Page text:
Last year, South African Airways restarted operations after a tumultuous period of financial uncertainty. It did so with a heavily streamlined fleet, after the carrier’s struggles meant that many of its aircraft had to return to their lessors. Four months on from restarting scheduled flights, let’s take a look at the planes that remain at SAA’s disposal today.
Most numerous – the Airbus A319
According to data from ch-aviation.com, there are presently just eight aircraft in the South African Airways fleet. Of these, three are examples of Airbus’s A319-100 narrowbody twinjet. All of these aircraft are presently active, and they have an average age of 17 years old. Historically speaking, SAA has flown a further eight examples of the Airbus A319-100.
The airline configures its A319-100s with a two-class setup that accommodates 120 passengers. 95 of these are seated in the six-abreast economy class cabin, where standard seats offer 21-32 inches of pitch. Meanwhile, the remaining 25 passengers use the aircraft’s 25-seat business class section. Configured with five seats per row, the seat pitch here is 36 inches.
So where does SAA fly its A319s? At the time of writing, data from RadarBox.com showed that ZS-SFJ was inflight between Cape Town and Johannesburg. This was also the route on which ZS-SFK had last seen service. Meanwhile, ZS-SFL had ventured slightly further afield. At the time of writing, it was preparing to fly from Harare, Zimbabwe back to Cape Town.
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Accompanying South African Airways’ three Airbus A319-100s in the narrowbody department are a pair or larger A320-200s. These twinjets are significantly younger than their short-fuselage counterparts, clocking in at an average age of seven years old. In addition to the two examples SAA presently flies, it has also historically operated another 17 A320-200s.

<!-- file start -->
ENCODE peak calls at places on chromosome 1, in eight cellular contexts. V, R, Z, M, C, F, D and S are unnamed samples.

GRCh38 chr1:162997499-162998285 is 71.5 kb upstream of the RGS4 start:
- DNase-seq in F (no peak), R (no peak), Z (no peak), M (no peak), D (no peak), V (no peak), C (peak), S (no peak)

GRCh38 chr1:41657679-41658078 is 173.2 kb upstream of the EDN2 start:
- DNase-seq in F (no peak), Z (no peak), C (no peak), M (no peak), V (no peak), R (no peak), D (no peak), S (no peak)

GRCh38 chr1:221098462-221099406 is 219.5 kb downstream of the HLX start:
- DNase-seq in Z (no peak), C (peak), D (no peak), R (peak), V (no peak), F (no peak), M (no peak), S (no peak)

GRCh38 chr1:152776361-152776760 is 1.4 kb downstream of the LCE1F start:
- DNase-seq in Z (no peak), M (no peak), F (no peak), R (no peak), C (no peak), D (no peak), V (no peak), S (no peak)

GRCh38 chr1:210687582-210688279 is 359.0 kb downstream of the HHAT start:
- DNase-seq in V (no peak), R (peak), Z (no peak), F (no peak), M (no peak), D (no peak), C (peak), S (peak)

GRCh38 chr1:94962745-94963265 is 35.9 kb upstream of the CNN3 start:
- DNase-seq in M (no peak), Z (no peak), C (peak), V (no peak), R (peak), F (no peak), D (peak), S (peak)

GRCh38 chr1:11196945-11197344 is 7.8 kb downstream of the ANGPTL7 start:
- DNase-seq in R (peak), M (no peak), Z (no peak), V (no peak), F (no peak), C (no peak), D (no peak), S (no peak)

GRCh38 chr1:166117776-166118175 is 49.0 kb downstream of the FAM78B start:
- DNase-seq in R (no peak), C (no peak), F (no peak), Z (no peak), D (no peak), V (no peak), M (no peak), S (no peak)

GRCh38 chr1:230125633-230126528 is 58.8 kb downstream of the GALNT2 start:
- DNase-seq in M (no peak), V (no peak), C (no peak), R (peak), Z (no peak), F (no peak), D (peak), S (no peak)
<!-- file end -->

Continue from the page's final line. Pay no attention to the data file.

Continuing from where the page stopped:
These aircraft are fitted with 114 economy (six-abreast, 31-inch pitch) and 24 business class (four-abreast, 39-inch pitch) seats. At the time of writing, data from RadarBox showed that one example, ZS-SZJ, had most recently flown from Kinshasa to Johannesburg. Funnily enough, this was also the route on which the other A320, ZS-SZI, last saw service.
Minimal widebody action at present
The data available on ch-aviation lists three widebody aircraft as being part of the present South African Airways fleet. Like the carrier’s narrowbody jets, SAA’s twin-aisle setup is also an all-Airbus affair. It consists of a single A330-300, as well as two four-engined A340-600s.
However, neither of the A340s are active at present. Data from RadarBox shows that ZS-SNF hasn’t flown since arriving in Johannesburg from the Philippines in August 2020. Meanwhile, ZS-SNG last flew from Accra to Johannesburg in September 2021.
As such, South African Airways’ single A330-300 is the carrier’s only active widebody. Registered as ZS-SXM, it is just 4.75 years old, and has been deployed on services throughout Africa this month. It featured 203 economy class seats and 46 business class flatbeds.
What do you make of South African Airways’ present fleet? Have you flown with the airline since it restarted operations? Let us know your thoughts and experiences in the comments!